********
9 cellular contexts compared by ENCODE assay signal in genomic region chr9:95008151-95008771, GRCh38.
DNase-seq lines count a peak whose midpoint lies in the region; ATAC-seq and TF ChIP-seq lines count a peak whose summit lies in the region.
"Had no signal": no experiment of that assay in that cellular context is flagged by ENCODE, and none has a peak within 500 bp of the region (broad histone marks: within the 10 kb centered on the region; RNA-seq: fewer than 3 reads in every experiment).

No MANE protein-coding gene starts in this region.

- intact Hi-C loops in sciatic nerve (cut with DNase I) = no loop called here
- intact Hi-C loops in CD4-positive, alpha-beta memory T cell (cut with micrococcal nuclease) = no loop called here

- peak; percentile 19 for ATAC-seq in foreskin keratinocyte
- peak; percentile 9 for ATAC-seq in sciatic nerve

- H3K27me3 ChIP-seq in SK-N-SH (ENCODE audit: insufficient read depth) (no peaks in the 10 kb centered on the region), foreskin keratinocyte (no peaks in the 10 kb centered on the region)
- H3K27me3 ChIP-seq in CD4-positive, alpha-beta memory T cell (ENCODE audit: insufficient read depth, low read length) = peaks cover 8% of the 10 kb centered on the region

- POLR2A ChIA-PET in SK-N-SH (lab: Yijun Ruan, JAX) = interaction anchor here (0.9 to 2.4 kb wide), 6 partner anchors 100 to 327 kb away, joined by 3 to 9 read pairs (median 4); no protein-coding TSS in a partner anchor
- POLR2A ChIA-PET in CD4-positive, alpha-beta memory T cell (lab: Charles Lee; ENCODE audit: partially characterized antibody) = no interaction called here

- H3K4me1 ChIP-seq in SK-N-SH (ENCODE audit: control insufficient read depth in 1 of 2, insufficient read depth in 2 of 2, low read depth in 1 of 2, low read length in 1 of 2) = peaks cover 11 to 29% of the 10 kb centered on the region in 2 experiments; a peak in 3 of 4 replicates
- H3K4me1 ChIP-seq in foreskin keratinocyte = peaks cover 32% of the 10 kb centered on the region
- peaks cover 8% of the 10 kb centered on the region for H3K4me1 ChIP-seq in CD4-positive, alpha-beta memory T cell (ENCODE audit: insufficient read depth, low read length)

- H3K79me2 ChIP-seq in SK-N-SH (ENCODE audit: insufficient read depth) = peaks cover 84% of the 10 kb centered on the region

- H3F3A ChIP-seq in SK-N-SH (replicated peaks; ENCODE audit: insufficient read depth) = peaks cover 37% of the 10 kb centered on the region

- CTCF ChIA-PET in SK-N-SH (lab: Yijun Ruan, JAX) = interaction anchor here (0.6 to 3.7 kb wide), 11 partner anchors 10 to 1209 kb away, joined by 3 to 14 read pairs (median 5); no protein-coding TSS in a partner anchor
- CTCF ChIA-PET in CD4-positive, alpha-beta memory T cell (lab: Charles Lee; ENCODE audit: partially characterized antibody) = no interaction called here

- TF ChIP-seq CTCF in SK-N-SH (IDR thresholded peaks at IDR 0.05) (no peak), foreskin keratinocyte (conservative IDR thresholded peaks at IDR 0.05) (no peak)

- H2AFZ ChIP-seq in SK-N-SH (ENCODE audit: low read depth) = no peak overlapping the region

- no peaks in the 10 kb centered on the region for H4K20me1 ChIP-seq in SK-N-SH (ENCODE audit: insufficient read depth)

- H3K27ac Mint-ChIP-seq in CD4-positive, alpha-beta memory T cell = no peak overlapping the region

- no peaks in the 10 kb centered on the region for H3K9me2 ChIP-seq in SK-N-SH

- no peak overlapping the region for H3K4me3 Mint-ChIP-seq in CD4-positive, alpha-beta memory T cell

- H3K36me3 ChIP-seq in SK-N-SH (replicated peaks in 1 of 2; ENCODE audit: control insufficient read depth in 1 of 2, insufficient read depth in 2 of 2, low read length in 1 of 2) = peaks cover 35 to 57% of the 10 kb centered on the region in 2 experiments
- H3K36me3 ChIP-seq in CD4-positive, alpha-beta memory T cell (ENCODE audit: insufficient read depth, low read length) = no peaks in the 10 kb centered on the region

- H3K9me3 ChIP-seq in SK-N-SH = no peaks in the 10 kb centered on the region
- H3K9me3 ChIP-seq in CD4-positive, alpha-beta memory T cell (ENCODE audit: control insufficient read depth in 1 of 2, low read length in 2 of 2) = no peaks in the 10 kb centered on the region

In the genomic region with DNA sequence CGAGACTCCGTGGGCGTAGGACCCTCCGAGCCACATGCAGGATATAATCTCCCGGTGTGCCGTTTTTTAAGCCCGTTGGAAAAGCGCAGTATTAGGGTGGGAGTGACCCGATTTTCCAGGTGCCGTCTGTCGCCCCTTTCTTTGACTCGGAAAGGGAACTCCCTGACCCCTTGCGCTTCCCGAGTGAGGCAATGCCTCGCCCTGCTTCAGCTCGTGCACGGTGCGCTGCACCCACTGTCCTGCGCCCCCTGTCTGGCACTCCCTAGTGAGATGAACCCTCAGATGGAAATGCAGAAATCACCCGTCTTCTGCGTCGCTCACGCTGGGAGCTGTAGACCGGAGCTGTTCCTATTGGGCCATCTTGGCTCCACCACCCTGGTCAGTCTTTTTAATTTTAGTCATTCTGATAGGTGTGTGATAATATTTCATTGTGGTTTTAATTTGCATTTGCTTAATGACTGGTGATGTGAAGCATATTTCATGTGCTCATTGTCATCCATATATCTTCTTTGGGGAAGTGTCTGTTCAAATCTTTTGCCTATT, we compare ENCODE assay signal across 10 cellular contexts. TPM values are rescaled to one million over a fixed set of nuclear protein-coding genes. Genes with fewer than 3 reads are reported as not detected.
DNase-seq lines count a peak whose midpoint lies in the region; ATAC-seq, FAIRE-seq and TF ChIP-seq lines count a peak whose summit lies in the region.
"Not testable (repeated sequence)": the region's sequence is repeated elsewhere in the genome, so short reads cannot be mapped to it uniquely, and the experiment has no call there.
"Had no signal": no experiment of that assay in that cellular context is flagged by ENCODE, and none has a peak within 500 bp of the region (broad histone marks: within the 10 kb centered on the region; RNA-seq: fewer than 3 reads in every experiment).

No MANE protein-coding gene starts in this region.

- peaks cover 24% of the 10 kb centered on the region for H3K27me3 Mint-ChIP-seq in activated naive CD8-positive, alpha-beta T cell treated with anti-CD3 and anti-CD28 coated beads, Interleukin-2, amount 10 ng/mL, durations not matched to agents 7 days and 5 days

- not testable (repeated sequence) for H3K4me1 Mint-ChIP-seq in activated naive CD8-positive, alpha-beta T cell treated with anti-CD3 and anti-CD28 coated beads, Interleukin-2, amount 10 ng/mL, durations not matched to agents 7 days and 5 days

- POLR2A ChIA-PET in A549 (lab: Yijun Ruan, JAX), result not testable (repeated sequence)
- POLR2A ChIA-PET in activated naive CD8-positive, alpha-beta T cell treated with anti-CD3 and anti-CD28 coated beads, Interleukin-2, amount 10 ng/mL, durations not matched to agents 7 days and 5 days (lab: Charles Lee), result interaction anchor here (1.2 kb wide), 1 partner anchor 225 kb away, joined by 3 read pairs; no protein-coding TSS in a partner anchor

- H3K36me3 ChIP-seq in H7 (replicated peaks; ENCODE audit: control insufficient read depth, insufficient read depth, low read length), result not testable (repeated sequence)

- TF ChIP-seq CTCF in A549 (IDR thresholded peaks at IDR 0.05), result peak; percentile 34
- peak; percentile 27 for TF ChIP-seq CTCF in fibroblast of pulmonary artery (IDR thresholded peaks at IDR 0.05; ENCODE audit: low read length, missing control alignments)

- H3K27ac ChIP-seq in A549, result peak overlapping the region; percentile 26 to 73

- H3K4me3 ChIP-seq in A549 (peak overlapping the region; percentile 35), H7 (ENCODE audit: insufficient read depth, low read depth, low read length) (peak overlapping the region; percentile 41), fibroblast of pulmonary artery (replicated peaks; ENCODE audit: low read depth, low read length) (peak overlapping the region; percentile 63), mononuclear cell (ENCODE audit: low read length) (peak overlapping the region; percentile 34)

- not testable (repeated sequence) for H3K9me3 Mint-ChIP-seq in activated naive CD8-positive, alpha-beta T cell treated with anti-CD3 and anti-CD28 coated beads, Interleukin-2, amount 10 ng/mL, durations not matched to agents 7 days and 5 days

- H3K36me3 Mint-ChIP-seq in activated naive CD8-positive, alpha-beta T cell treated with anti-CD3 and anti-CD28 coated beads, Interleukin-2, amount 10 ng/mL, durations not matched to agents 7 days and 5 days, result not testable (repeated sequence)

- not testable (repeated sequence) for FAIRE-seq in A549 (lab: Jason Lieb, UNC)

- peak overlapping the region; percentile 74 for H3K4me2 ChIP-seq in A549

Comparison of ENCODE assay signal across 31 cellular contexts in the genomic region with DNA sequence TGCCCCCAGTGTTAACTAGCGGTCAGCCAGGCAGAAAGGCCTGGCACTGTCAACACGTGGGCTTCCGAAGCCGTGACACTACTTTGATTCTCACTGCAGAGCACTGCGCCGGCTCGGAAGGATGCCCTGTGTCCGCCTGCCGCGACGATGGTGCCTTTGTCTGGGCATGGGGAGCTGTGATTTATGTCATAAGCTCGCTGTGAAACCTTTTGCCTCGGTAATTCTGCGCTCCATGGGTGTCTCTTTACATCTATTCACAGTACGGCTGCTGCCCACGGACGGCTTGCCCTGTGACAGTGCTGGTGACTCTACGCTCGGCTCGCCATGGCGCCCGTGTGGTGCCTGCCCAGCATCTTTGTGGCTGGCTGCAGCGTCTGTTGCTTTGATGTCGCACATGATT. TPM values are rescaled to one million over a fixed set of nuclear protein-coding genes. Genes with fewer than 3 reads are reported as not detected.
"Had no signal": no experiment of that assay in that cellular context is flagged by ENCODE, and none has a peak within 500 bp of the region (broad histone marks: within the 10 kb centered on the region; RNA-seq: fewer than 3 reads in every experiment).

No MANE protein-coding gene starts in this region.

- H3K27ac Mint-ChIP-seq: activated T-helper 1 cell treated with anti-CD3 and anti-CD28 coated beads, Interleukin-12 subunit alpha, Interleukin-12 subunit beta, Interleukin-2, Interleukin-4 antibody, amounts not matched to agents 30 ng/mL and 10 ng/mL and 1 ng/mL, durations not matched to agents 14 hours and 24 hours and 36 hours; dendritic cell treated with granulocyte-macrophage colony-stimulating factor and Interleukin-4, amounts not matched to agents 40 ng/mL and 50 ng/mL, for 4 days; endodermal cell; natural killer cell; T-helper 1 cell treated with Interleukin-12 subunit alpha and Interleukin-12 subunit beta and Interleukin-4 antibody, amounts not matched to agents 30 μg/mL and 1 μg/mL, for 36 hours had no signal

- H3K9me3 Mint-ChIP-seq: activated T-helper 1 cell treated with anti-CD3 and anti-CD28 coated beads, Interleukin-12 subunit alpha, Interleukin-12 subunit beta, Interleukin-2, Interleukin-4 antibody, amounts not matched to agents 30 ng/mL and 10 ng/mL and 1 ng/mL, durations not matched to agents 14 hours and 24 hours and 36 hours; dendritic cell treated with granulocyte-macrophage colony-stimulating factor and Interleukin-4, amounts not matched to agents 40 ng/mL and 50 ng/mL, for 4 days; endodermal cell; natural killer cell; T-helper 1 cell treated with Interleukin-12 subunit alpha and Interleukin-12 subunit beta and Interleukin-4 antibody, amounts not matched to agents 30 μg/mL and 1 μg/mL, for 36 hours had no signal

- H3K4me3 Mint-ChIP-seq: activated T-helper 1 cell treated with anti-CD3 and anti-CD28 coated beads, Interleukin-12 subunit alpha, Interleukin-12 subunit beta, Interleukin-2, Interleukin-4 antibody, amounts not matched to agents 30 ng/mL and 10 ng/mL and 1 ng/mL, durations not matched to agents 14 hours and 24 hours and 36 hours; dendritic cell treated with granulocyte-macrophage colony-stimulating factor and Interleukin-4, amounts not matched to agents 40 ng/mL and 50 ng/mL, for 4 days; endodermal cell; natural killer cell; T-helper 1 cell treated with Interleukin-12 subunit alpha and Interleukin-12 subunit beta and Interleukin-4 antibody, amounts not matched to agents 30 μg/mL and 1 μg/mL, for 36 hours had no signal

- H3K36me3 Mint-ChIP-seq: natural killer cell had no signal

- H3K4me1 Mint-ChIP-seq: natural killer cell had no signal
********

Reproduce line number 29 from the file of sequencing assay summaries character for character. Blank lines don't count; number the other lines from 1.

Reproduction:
- H3K9me3 ChIP-seq in CD4-positive, alpha-beta memory T cell (ENCODE audit: control insufficient read depth in 1 of 2, low read length in 2 of 2) = no peaks in the 10 kb centered on the region